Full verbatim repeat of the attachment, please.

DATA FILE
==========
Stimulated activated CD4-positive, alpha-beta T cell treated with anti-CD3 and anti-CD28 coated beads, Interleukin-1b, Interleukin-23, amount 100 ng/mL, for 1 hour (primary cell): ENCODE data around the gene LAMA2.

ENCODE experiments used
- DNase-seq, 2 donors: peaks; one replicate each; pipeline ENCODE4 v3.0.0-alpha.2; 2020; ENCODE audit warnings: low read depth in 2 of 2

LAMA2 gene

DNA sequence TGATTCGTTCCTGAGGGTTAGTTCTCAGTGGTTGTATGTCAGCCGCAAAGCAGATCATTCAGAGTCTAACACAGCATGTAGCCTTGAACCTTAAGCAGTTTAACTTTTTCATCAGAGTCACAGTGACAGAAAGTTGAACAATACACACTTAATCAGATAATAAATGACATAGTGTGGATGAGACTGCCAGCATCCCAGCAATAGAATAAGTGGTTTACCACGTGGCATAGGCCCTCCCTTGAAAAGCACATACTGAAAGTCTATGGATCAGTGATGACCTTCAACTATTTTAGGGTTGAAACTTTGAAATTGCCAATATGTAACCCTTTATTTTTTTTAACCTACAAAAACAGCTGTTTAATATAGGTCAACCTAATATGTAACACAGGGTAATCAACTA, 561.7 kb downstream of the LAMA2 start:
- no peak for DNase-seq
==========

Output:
Stimulated activated CD4-positive, alpha-beta T cell treated with anti-CD3 and anti-CD28 coated beads, Interleukin-1b, Interleukin-23, amount 100 ng/mL, for 1 hour (primary cell): ENCODE data around the gene LAMA2.

ENCODE experiments used
- DNase-seq, 2 donors: peaks; one replicate each; pipeline ENCODE4 v3.0.0-alpha.2; 2020; ENCODE audit warnings: low read depth in 2 of 2

LAMA2 gene

DNA sequence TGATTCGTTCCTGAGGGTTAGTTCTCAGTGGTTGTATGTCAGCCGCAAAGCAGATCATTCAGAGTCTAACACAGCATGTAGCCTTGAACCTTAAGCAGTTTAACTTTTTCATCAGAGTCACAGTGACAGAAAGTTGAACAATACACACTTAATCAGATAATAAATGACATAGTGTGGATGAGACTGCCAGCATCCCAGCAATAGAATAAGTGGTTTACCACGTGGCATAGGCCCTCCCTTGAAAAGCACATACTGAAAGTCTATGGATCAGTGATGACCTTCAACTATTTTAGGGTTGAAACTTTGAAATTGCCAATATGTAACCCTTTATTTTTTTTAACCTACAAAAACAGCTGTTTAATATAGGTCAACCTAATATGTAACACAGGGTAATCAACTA, 561.7 kb downstream of the LAMA2 start:
- no peak for DNase-seq